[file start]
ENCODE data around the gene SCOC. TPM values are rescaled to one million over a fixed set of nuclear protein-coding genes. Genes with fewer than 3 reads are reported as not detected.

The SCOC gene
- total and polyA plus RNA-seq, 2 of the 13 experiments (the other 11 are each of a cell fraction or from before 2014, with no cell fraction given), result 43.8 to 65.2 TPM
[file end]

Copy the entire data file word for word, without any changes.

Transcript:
ENCODE data around the gene SCOC. TPM values are rescaled to one million over a fixed set of nuclear protein-coding genes. Genes with fewer than 3 reads are reported as not detected.

The SCOC gene
- total and polyA plus RNA-seq, 2 of the 13 experiments (the other 11 are each of a cell fraction or from before 2014, with no cell fraction given), result 43.8 to 65.2 TPM